Today, Green Badger is featuring green building superheroes Rachel Greenspan and Jennifer Taranto from Structure Tone who we have had the pleasure of working with over the past few years!
Rachel Greenspan is the sustainability coordinator within the rotational project engineering program at Structure Tone. She works to make sure that every project that is seeking LEED certification can meet their goals as well as any other sustainability goals a client might have set. She works specifically with the submittal process to ensure that the products used on each project are LEED approved and/or have sustainability attributes.
Jennifer Taranto is the Director of Sustainability for Structure Tone. She ensures that best practices are followed throughout the STO Building Group to incorporate sustainability, health and wellness into the built environment for their client’s projects as well as the constant improvement of their own internal processes.
What was your first green building or LEED project?
Rachel Greenspan: My first LEED project was Warner Media. This project is still one of largest LEED projects I have seen to date — the space is over 1 Million sq ft!
Jennifer Taranto: My first LEED project was the Allsteel showroom in Boston in 2005 which was certified LEED Gold.
What’s been the coolest green feature or project you’ve been involved with?
Rachel Greenspan: Material transparency is some of the most exciting work I’m doing. I am working on one of Google’s new office spaces in New York City and I have found it very interesting working with the manufacturers to make sure that products the design team wants to use can be changed to meet LEED requirements and to meet our client’s sustainability, health and wellness goals.
Jennifer Taranto: Hands down I love geothermal. I get super excited for energy efficiency measures and especially ways to reduce fossil fuel usage — I will take more of those building projects please! Oh yeah, and rainwater capture is another personal favorite.
What’s one way (or your favorite feature) that Green Badger has simplified LEED for your team?
Rachel Greenspan: It allows everyone on the team to have access to the materials that have been approved in real time rather than having to send out the tracking logs. This ensures that there is transparency among all team members.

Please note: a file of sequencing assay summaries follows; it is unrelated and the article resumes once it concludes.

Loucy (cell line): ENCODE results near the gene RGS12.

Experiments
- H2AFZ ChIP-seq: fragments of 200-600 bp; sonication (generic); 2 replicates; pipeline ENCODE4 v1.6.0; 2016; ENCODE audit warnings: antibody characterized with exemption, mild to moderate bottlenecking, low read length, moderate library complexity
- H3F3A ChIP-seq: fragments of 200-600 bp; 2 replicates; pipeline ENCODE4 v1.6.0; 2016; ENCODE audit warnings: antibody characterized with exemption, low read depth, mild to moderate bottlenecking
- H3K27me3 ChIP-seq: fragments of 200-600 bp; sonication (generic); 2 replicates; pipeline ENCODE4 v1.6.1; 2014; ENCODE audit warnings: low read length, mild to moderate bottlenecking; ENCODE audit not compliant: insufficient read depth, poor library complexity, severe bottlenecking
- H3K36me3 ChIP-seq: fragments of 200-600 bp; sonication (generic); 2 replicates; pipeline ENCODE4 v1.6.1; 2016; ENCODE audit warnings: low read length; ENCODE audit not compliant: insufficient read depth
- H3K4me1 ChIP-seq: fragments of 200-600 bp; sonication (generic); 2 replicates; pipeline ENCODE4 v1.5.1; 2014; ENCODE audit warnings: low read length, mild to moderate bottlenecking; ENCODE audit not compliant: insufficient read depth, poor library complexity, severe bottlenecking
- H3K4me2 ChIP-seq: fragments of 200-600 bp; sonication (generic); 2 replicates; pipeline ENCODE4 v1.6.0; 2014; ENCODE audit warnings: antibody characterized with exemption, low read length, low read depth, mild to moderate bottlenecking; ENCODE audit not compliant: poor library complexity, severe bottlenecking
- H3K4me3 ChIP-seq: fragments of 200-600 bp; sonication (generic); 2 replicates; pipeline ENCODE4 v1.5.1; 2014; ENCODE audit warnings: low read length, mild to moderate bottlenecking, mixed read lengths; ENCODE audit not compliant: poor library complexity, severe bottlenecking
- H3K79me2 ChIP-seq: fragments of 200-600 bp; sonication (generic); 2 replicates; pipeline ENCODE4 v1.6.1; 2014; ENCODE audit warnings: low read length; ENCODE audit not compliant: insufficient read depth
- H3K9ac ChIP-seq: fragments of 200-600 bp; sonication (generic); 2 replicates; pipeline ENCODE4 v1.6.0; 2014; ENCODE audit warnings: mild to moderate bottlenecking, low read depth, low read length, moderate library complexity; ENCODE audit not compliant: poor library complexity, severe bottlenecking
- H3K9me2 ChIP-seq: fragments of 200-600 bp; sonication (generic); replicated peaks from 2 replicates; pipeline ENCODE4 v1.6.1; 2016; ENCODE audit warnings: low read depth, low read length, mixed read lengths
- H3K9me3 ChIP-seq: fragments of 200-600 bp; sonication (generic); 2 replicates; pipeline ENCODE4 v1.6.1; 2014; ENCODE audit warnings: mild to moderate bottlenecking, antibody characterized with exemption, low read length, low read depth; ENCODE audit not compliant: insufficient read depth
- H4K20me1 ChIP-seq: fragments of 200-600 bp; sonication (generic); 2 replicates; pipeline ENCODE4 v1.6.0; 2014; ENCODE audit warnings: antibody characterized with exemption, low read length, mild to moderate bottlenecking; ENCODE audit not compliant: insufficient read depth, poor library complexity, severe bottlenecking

Jennifer Taranto: For me, Green Badger provides a snapshot of all our LEED projects across the organization. This allows me, and our teams, to respond to clients requests more quickly and make sure that projects are progressing as they should — it helps us better meet the needs and expectations of our clients through making LEED documentation easier and allowing our teams to get back to work building!
Can you give us a local beer recommendation from your neck of the woods?
Rachel Greenspan: Montauk Brewing Company Summer Ale
Jennifer Taranto: Trillium Brewing in Boston is one of my favorites – they have a pop-up beer garden on the Rose Kennedy Greenway just a few blocks from our office. #SummerFridays
What is the best sustainability-related book that you’ve read?
Rachel Greenspan: Silent Spring by Rachel Carson. It was first published in three serialized excerpts in the New Yorker in June of 1962. The book appeared in September of that year and the outcry that followed its publication forced the banning of DDT and spurred revolutionary changes in the laws affecting our air, land, and water.
Jennifer Taranto: Natural Capitalism by Paul Hawken, L. Hunter Lovins, and Amory B. Lovins. It provides a healthy dose of optimism which we all need in the fight against climate change.
Who is someone from the green building world you follow on social media?
Rachel Greenspan: Jeremy Rifkin
Jennifer Taranto: @LeoDiCaprio — that counts doesn’t it? Seriously, I also follow @j_g_allen. Prof. Allen is doing some of the best research on healthy green buildings. Check him out!
If there was one thing you wish USGBC did differently, what would it be?
Rachel Greenspan: Look to what is available in the current building materials marketplace and the changing economic environments when creating the credits. It is important that they notice the credits people are going for so that they can adapt the ones projects tend to “skip”. For example, finding 100% of adhesive and sealants that have a general emissions evaluation is difficult.
Jennifer Taranto: I wish that there was a way that LEED could be more flexible and consistent – in terms of documentation requirements and in meeting the market’s needs – without losing its accountability standards.